Blair's crisis - our opportunity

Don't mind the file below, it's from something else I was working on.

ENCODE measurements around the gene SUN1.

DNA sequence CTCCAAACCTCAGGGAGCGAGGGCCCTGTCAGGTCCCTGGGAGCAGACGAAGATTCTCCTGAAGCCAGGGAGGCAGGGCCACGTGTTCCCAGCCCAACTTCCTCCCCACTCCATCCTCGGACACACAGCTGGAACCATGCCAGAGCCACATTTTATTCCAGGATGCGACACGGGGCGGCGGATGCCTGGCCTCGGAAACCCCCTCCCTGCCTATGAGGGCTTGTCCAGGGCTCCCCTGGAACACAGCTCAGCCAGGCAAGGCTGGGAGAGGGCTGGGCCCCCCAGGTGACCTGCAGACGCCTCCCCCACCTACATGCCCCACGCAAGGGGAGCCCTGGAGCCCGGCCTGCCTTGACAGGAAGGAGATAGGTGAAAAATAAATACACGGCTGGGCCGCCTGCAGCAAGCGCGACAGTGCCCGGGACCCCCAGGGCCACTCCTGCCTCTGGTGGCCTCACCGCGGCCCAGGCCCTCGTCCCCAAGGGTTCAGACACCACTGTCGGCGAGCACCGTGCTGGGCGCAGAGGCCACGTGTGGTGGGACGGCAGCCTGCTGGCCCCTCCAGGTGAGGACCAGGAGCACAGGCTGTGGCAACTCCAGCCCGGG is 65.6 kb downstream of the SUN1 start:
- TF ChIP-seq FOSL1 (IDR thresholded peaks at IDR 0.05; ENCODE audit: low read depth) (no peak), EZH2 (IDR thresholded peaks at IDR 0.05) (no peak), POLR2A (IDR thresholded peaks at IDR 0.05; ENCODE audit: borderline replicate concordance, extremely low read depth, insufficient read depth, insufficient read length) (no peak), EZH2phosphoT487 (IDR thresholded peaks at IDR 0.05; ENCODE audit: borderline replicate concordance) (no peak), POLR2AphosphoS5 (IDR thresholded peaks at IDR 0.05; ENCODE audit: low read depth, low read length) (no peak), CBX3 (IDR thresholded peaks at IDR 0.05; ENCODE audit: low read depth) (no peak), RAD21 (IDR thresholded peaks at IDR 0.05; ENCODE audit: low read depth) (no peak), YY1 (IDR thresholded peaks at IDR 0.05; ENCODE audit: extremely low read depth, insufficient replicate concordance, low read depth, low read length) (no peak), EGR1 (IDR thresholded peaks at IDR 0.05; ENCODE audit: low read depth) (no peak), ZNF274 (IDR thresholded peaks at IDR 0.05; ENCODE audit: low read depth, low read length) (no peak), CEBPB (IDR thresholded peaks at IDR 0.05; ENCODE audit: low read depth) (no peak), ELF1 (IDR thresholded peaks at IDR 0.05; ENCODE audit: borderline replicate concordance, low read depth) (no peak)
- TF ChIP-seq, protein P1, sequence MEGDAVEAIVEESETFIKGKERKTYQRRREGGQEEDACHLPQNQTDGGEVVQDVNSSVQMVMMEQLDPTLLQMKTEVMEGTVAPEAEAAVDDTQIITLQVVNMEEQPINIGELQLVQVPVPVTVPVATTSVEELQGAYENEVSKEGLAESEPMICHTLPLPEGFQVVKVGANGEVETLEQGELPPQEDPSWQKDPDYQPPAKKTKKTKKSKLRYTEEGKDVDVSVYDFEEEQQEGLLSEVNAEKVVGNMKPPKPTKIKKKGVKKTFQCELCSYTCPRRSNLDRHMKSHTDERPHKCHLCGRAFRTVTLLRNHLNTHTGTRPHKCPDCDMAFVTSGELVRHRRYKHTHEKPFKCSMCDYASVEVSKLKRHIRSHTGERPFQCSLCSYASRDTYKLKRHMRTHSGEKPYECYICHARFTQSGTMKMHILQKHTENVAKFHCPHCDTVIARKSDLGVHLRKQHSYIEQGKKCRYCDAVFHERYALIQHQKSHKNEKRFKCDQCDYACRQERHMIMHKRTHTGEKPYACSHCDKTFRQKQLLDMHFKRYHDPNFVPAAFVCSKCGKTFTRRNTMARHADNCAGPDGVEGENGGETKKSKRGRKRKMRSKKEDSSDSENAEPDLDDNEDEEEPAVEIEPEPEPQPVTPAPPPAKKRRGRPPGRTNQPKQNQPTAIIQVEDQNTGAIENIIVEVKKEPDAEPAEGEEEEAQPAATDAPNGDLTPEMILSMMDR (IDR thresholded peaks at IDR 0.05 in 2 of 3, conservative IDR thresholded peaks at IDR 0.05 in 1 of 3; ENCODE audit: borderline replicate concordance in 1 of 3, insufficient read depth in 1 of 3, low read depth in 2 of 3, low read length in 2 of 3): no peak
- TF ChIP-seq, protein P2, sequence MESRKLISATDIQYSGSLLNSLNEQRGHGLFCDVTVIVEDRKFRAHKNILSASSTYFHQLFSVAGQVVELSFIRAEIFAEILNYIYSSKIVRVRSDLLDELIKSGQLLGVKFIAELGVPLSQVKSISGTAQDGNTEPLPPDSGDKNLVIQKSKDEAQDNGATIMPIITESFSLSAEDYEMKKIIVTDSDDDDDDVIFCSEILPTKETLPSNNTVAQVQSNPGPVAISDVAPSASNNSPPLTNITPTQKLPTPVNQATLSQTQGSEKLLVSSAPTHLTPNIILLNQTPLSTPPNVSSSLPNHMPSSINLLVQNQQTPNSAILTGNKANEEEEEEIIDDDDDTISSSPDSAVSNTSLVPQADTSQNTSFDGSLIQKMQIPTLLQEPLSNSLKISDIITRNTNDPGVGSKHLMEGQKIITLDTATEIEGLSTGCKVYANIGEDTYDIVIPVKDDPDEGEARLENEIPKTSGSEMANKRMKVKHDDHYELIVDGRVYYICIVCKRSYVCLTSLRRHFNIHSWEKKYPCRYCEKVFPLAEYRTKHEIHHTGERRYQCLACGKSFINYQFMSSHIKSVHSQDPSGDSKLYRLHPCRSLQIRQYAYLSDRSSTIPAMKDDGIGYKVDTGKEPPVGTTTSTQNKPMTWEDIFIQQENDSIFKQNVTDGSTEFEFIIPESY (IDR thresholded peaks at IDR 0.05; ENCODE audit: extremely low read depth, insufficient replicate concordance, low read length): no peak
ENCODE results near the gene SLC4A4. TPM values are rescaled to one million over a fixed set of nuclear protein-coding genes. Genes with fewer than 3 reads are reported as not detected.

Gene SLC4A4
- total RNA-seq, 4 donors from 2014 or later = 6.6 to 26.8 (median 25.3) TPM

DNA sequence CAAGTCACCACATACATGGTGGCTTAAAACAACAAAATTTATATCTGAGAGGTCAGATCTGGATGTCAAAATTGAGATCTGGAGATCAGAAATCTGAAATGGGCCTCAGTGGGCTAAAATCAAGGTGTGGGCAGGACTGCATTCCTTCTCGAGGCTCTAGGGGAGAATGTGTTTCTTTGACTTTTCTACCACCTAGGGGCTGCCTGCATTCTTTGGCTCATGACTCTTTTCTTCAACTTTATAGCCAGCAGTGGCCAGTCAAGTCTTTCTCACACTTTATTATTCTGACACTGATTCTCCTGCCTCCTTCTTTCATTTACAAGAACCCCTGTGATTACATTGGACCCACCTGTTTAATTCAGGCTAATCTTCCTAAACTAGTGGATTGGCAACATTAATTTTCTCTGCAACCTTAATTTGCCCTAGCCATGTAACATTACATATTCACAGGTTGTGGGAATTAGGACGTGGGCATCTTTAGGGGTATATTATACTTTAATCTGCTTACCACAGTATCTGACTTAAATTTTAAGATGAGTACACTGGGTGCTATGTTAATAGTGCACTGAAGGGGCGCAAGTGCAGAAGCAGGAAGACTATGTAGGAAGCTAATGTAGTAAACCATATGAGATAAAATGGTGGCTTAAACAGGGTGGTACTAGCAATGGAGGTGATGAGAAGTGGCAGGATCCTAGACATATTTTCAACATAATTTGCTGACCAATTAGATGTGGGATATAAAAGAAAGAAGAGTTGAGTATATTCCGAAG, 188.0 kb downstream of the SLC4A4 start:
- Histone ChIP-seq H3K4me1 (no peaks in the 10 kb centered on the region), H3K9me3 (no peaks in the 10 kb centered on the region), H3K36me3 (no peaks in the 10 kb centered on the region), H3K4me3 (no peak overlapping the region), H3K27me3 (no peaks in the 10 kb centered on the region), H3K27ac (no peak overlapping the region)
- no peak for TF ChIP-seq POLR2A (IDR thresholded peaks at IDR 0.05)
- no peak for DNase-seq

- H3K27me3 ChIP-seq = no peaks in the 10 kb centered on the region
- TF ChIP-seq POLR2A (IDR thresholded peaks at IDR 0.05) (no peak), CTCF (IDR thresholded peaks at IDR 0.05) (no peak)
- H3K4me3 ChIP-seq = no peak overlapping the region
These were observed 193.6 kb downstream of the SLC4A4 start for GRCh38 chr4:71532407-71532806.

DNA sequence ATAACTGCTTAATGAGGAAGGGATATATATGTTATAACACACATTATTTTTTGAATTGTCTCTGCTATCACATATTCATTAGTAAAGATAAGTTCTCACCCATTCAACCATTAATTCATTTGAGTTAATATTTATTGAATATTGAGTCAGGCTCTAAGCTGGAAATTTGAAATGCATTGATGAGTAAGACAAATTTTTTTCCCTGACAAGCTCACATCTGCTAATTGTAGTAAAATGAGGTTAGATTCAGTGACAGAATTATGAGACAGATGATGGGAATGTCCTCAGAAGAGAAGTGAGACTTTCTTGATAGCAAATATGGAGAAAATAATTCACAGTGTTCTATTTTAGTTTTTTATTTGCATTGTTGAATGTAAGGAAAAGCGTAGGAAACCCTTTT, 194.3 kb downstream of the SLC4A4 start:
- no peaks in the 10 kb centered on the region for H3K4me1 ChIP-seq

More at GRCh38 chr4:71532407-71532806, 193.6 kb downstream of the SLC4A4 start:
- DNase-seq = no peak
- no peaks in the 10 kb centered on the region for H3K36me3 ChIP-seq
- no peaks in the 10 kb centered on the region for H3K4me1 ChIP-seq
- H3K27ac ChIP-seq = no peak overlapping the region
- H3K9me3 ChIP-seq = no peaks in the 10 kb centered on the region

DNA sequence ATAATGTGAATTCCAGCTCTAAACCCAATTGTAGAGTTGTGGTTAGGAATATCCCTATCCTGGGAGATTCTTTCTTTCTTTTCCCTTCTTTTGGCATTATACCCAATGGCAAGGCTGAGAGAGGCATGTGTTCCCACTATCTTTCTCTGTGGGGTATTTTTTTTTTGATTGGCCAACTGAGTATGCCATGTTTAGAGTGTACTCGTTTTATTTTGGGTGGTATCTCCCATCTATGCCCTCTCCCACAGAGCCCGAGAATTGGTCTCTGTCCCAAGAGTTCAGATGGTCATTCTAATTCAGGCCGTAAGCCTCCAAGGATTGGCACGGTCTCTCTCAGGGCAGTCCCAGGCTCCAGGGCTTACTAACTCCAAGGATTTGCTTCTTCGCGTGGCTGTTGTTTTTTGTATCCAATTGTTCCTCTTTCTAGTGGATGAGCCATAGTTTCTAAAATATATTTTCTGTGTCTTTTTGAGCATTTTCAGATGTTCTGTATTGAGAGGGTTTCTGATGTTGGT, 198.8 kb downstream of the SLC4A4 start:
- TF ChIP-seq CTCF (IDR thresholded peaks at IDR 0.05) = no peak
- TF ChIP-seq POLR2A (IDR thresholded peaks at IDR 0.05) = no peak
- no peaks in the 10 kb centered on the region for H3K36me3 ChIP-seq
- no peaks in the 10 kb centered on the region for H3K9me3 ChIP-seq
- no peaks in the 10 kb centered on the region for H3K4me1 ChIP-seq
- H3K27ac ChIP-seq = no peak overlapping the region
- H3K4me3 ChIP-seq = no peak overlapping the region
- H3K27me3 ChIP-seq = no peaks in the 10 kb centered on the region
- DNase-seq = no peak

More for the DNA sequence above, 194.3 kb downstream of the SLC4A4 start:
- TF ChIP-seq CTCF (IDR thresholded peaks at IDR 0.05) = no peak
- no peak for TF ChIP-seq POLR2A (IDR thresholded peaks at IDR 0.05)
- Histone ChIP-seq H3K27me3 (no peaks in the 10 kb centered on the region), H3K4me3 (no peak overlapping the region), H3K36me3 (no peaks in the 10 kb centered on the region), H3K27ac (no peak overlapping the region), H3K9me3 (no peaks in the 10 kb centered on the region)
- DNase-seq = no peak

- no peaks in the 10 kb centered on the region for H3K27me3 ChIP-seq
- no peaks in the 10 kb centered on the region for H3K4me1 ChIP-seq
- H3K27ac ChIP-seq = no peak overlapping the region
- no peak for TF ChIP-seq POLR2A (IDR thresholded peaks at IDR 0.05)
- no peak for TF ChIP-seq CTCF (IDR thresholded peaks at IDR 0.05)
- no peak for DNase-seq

War with Iraq cannot be far off. At least if George Bush gets his way. Within the next week or two the US will have its armed forces fully in place in the Gulf. The stealth bombers, the cruise missile ships and the 200,000 troops will then be ready for the order to 'go'. As Bush has made clear, the US war machine is not going to be kept waiting round twiddling its thumbs while Hans Blix vainly searches month after month for the illusive 'smoking gun'. Frustrated by his European allies urging a delay, Bush dismisses their reticence as a "bad movie" - and "I'm not interested in watching," he says. So the US administration intends to issue a report at the end of this month which will presumably contain some kind of evidence of Iraq's arsenal of chemical and biological 'weapons of mass destruction'. However, the goalposts are visibly being moved already. Saddam Hussein is to be damned because he has not admitted he possesses these weapons. He is to be assumed guilty unless he proves himself innocent. The US wants this war, is itching for this war. Not just to finish unfinished business and see the back of the 'rogue' regime in Baghdad. The US administration has a grand plan. Not only will pliant satraps be put in place in Iraq - or its fragments - but in due course the US intends to oversee the complete redrawing of the political map of the Middle East. Only that way can a secure hold over the region's precious oil reserves be guaranteed. The desperate Saudi Arabian plan to persuade Saddam Hussein to quietly pack his bags and live out the rest of his life in exile in unlikely to succeed. The same is probably true of the plots to oust Saddam Hussein through some army coup. Nevertheless the war can be stopped. First and foremost by mass action. The simultaneous demonstrations on February 15 across Europe are expected to see literally millions take to the streets. Undoubtedly Britain occupies a strategic position. France and Germany have made it plain that they cannot support a February invasion of Iraq. Effectively there is a split between the European Union and the US. That leaves Tony Blair as the only truly reliable ally Bush has amongst the economically-militarily significant powers. Blair's foreign policy consists of sticking as close to the US as possible in order to wield what is called 'moderating influence'. Some 30,000 British troops have been committed to Gulf War II on this basis. And yet Blair appears to be in a minority in his cabinet. There is also growing discontent in the parliamentary Labour Party. Above all though, the mass of the population in Britain remains deeply unconvinced by Blair's ham-fisted attempt to link Baghdad with ricin and al Qa'eda. They know that Gulf War II is about the US constructing a new world order in its own interests, not anti-terrorism. All this translates into an anti-war majority in Britain. The Stop the War Coalition and the left therefore have both great responsibilities and great opportunities. By building a huge anti-war movement - a movement which is not just content to protest, but will promote militant actions, such as occupations, boycotts and political strikes - the pressure exerted by those below on those above can suddenly create a completely fluid political situation. Marx famously remarked that war acts as a "tocsin", or a signal, for independent working class action. War also greatly speeds up developments. Time moves more quickly. In political circles there is already well founded talk of some kind of crisis for Blair and the Blairite project. Some have drawn parallels with 1931 and the defection of the Labour prime minister Ramsay MacDonald and his co-thinkers to a national government made up of Tories and Liberals. It is certainly possible to imagine a rebellion in the ranks of the Labour Party, driven on by popular anger, creating huge fault lines in the parliamentary party and the cabinet itself. In such circumstances Britain could be forced out of Gulf War II - and this would undoubtedly give a huge boost to the anti-war movement internationally, not least in the US itself, where there is already a sizable and growing mood against Bush's adventure. Where then? Do we pat ourselves on the back and wait for the next war? Certainly not. A crisis in the political establishment caused by an unwilling and forced retreat over Gulf War II must be used as our opportunity. To begin with, we have an immediate duty to keep building the anti-war movement so as to prevent the US invading Iraq or demanding that it gets out. But those amongst us who realise that we must root out the causes of war must go further. From amongst the millions who oppose Gulf War II there must arise a movement committed to ridding the world of the system that causes war. The anti-war movement must merge with anti-capitalism and in the first place look towards radically transforming the political system through massively extending democratic rights and accountability. In Britain we demand the abolition of the whole constitutional monarchy system - the monarch, the House of Lords, MI5, the presidential prime minister, etc - and in its place a fully democratic republic where alone the working class can finally confront the class of capital. Only by successfully pursuing that aim is it possible to envisage a world that leaves behind not only war, but poverty, exploitation and alienation. That requires organisation, a mass socialist party. None of the sects - neither the Socialist Workers Party nor the Socialist Party in England and Wales, Socialist Labour Party, etc - are as presently constituted capable of fulfilling that role. None of them permit democratic debate or allow minorities to become majorities. At present the best hope is the Socialist Alliance. Yet for it to go forward requires a huge influx of militant recruits. The SWP's role in the SA, where it acts as a conservative majority, can be reduced under such circumstances and a pro-party majority emerge. Whatever the particular forms things take, the momentum created by the current situation bodes well for the immediate future. We live in interesting times. Ian Mahoney